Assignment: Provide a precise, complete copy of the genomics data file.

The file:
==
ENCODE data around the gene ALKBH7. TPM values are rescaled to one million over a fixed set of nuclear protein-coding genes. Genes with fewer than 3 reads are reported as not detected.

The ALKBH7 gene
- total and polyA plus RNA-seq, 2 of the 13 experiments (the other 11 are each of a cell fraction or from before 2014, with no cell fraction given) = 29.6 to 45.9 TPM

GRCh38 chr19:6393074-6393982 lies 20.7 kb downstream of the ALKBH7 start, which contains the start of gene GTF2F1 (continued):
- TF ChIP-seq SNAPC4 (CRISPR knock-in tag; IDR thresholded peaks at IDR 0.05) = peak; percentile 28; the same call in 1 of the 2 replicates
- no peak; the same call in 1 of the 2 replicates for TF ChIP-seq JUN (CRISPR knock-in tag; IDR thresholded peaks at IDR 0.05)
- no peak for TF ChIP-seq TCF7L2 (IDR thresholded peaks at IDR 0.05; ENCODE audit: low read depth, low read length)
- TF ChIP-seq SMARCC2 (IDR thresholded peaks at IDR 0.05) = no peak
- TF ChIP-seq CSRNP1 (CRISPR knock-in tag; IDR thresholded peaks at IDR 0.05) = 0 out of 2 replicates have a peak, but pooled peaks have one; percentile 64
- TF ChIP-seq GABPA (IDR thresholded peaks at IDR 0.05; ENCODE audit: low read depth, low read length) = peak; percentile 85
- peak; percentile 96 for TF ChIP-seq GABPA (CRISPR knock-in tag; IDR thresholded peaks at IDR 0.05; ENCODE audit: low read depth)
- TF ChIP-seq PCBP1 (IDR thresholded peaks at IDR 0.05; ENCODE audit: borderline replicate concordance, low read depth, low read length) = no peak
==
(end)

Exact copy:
ENCODE data around the gene ALKBH7. TPM values are rescaled to one million over a fixed set of nuclear protein-coding genes. Genes with fewer than 3 reads are reported as not detected.

The ALKBH7 gene
- total and polyA plus RNA-seq, 2 of the 13 experiments (the other 11 are each of a cell fraction or from before 2014, with no cell fraction given) = 29.6 to 45.9 TPM

GRCh38 chr19:6393074-6393982 lies 20.7 kb downstream of the ALKBH7 start, which contains the start of gene GTF2F1 (continued):
- TF ChIP-seq SNAPC4 (CRISPR knock-in tag; IDR thresholded peaks at IDR 0.05) = peak; percentile 28; the same call in 1 of the 2 replicates
- no peak; the same call in 1 of the 2 replicates for TF ChIP-seq JUN (CRISPR knock-in tag; IDR thresholded peaks at IDR 0.05)
- no peak for TF ChIP-seq TCF7L2 (IDR thresholded peaks at IDR 0.05; ENCODE audit: low read depth, low read length)
- TF ChIP-seq SMARCC2 (IDR thresholded peaks at IDR 0.05) = no peak
- TF ChIP-seq CSRNP1 (CRISPR knock-in tag; IDR thresholded peaks at IDR 0.05) = 0 out of 2 replicates have a peak, but pooled peaks have one; percentile 64
- TF ChIP-seq GABPA (IDR thresholded peaks at IDR 0.05; ENCODE audit: low read depth, low read length) = peak; percentile 85
- peak; percentile 96 for TF ChIP-seq GABPA (CRISPR knock-in tag; IDR thresholded peaks at IDR 0.05; ENCODE audit: low read depth)
- TF ChIP-seq PCBP1 (IDR thresholded peaks at IDR 0.05; ENCODE audit: borderline replicate concordance, low read depth, low read length) = no peak